The Fast Rise And Remarkable Fall Of Charlie Crist : It's All Politics Florida Gov. Charlie Crist was once the clear choice of Republicans to become his state's next senator. But he is now likely to lose the primary. Will he now quit his party and run as an independent?
NPR logo The Fast Rise And Remarkable Fall Of Charlie Crist

The Fast Rise And Remarkable Fall Of Charlie Crist

Charlie Crist.
Associated Press

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It's come to this:  Florida Gov. Charlie Crist, once the certain GOP nominee for the Senate, is now being advised that if he wants to save his political career it will have to be as an independent.  If he is to claim the Senate seat vacated last year by Mel Martinez (R) -- the seat now occupied by Crist's ally, caretaker appointment George LeMieux -- he will have to leave the Republicans and run against the two parties from the outside.

The reasons for his fall are not hard to understand.  My blog post of Feb. 11 focused on what turned out to be the signature mistake in the Crist campaign:  his 2009 embrace of a then-popular President Obama, who was down in Fort Myers to sell his $787 billion economic stimulus program.  It literally was an embrace; Crist gave the president a hug.  For all of Crist's protestations that he really didn't "endorse" the stimulus package, that he was just showing respect for the president of the United States, and besides, the Obama plan has saved the jobs of 20,000 Florida teachers ... well, fine, but that stuff doesn't work in the rough and tumble of politics.

And it certainly doesn't work when your opponent is Marco Rubio, backed by an angry Tea Party movement that distrusts anything and everything to do with Obama.

Just as Joe Lieberman was castigated in Connecticut for his famous hug with President Bush -- it cost him the Democratic nomination in 2006 -- Crist has been trailing Rubio by double digits for months in every poll, with no sign of improvement.  On Saturday, Mitt Romney came down to the Sunshine State to rain on Crist's parade with an enthusiastic endorsement, preceded by two others 2008 presidential wannabes, Mike Huckabee and Rudy Giuliani.  Giuliani's own politics would make one think that the former NYC mayor would prefer Crist.  But in endorsing Rubio, Giuliani complained that Crist had promised him his backing for the Florida presidential primary only to renege and get behind McCain.  As for Romney, Crist's endorsement of McCain -- which came three days before the primary -- was seen as critical to ending Romney's hopes.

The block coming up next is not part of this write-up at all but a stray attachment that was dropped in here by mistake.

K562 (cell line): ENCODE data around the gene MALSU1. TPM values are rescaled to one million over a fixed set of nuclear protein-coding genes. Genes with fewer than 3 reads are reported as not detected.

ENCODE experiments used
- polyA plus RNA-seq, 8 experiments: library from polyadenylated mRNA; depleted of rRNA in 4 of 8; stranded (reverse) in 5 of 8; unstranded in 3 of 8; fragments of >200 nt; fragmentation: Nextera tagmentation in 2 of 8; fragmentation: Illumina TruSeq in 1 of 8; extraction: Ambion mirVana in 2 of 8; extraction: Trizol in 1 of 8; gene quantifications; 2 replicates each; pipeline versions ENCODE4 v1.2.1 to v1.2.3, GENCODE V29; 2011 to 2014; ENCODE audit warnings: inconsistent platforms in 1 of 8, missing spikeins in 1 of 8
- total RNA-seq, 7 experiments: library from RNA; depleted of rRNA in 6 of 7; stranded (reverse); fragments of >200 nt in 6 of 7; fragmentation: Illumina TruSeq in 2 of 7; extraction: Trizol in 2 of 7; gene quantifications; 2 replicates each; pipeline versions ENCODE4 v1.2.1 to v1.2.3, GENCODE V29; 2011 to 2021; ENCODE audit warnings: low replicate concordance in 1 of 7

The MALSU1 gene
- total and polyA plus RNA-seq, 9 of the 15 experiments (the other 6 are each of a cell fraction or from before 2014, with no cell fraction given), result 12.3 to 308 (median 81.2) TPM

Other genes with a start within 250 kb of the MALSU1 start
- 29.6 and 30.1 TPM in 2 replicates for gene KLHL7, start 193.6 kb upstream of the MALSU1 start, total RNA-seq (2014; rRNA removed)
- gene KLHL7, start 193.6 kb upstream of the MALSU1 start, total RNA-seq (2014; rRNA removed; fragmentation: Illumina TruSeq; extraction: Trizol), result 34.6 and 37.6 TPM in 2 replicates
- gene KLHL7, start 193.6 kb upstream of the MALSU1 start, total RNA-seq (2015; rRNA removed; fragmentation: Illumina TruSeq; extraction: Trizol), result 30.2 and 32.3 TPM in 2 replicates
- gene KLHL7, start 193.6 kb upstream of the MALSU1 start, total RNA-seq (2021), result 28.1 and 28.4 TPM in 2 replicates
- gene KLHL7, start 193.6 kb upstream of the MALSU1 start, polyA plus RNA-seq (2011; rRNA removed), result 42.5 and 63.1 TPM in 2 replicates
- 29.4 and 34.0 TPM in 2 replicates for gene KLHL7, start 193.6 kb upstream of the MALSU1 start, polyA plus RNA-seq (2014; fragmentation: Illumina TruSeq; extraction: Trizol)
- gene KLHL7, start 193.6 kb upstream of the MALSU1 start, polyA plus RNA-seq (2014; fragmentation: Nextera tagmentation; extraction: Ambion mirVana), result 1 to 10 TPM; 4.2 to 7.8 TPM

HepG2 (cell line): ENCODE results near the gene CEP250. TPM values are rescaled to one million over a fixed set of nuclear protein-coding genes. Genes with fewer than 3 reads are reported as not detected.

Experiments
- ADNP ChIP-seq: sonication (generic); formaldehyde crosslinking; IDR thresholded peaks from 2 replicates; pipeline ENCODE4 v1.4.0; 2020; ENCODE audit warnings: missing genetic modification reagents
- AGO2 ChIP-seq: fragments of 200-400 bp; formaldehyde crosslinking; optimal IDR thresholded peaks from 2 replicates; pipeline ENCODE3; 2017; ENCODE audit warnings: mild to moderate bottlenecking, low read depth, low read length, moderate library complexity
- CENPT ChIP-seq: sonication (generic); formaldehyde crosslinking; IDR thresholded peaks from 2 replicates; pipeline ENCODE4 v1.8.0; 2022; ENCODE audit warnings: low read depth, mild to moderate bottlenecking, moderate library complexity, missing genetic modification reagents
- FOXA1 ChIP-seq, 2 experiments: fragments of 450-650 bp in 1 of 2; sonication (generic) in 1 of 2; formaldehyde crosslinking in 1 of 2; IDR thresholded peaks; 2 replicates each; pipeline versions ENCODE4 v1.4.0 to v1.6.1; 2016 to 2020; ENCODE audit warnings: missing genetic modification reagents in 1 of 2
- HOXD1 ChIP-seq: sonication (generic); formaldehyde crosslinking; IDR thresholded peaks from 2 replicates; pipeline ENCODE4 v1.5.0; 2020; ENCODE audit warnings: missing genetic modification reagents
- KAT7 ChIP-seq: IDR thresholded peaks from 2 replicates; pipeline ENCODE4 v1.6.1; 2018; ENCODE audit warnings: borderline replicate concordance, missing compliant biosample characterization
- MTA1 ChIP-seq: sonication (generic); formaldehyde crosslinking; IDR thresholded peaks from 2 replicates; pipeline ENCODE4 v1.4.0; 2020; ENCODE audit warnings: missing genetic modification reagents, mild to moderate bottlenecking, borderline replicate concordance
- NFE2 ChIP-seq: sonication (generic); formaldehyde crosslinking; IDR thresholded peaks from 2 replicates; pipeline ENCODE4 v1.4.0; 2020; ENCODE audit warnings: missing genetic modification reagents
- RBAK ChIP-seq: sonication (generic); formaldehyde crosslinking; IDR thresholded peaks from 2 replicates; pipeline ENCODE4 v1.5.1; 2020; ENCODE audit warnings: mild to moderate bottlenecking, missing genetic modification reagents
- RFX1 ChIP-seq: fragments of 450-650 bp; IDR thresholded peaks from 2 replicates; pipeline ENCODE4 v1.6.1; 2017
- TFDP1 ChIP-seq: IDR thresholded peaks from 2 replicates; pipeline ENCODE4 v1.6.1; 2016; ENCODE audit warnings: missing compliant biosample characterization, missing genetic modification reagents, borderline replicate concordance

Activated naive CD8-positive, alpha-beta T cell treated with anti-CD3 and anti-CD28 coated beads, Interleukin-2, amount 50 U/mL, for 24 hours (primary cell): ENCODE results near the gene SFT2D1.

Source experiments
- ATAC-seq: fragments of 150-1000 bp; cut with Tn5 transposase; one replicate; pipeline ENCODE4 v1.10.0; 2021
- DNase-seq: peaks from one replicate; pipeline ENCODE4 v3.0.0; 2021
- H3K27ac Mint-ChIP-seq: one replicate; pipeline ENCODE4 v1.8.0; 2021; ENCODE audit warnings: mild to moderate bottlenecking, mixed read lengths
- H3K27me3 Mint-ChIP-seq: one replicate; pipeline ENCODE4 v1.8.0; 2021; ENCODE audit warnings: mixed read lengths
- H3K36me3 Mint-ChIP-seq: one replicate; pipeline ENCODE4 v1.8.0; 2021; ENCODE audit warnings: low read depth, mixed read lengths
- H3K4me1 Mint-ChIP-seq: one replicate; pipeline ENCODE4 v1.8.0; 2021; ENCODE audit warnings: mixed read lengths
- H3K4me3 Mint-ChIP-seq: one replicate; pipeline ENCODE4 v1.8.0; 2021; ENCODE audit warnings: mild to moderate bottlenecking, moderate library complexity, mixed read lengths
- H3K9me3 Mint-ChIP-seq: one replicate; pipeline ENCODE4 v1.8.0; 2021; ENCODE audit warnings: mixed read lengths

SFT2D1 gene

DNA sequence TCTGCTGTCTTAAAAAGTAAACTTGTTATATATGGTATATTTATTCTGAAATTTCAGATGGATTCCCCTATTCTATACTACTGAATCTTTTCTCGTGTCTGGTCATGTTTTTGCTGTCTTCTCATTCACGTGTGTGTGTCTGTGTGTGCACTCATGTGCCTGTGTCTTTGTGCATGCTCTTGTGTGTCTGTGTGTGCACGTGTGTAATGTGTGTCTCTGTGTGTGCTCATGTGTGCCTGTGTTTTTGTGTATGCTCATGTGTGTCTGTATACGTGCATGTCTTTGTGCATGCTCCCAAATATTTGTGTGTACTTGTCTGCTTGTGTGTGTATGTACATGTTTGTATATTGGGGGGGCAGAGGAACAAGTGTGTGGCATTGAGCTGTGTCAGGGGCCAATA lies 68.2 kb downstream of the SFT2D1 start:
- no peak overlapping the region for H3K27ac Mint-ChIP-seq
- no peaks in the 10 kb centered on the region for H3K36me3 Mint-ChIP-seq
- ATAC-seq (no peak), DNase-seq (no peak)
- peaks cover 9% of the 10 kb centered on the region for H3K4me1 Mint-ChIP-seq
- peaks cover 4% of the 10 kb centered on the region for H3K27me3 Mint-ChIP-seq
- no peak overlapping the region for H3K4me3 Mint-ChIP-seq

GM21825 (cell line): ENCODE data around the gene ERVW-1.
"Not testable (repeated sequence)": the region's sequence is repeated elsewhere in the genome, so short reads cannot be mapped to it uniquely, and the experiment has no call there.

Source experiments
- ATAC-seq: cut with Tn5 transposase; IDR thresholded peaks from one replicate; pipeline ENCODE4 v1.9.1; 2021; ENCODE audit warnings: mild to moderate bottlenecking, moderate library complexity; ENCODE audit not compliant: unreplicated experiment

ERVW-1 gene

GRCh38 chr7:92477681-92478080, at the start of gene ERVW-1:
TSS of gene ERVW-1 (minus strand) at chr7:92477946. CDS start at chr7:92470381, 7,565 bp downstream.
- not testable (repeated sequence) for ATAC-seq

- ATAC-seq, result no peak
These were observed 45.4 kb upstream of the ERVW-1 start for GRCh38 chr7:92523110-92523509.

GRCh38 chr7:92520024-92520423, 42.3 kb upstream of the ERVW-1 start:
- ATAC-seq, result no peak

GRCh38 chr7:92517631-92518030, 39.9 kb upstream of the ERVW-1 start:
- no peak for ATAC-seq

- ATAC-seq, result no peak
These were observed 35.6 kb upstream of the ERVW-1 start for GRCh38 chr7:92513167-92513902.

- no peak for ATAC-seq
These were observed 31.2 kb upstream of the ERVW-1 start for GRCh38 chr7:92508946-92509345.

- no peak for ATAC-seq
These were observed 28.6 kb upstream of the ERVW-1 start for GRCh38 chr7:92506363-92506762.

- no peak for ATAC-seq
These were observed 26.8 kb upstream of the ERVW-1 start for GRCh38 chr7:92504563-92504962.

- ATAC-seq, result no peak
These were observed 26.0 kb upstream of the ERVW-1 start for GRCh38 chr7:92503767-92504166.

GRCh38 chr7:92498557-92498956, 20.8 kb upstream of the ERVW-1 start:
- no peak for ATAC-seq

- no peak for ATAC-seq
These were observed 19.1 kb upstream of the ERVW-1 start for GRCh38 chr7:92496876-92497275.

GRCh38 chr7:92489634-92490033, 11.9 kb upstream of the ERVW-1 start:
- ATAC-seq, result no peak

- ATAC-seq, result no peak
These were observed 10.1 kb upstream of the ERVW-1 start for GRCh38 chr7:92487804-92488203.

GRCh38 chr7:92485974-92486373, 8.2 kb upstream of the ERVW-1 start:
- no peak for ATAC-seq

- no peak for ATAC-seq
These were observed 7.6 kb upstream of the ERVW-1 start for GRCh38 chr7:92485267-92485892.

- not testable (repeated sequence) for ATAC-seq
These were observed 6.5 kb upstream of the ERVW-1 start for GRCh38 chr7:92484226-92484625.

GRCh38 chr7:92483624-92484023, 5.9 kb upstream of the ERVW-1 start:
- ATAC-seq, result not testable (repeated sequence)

Even Senate GOP leader Mitch McConnell, who endorsed Crist two years ago when he announced his candidacy -- and when Rubio was not even on the radar screen -- said yesterday on CNN's "State of the Union," when asked if he still supports the gov., that Florida voters should make that choice.

Crist's standing with his fellow Florida Republicans took another hit last week when he vetoed a sweeping education bill passed by the GOP-controlled state Legislature that would make it easier to fire teachers if student achievement failed to improve.  The veto prompted former Gov. Jeb Bush, an influential conservative who has remained neutral in the race, to weigh in with criticism, and it's one that forced Crist's campaign manager, ex-Sen. Connie Mack, to resign.

If there is no longer any suspense about who will win the Aug. 24 primary, there is growing uncertainty about Crist's plans.  He has until April 30 to decide whether he wants to leave the GOP and run as an independent.  The same Quinnipiac Poll that had Rubio up 56-33 percent over Crist showed Crist with a slight lead over Rubio and the likely Democratic nominee, Rep. Kendrick Meek, in a three-way race.  (The poll also had Crist beating Meek by a larger margin than Rubio over Meek.)  Crist has repeatedly denied any plans to quit his party but not everyone is convinced.  

Sen. LeMieux, the Crist ally, said this morning on MSNBC that he has "every reason to believe that Charlie Crist is running as a Republican and this independent thing will not happen."  He said he spoke to Crist this weekend and that the question of an independent run "didn't even come up."  That led to this incredulous comment from St. Pete Times' political editor Adam Smith:

Really?! You were his campaign manager, chief of staff, close friend, and you didn't mention the topic that the political universe is talking about?

Smith also notes that National Review's Rich Lowry, a Rubio supporter, has made a "good case" against Crist running as an independent.  "But one giant reason he should is that it may be his only hope of becoming a U.S. Senator."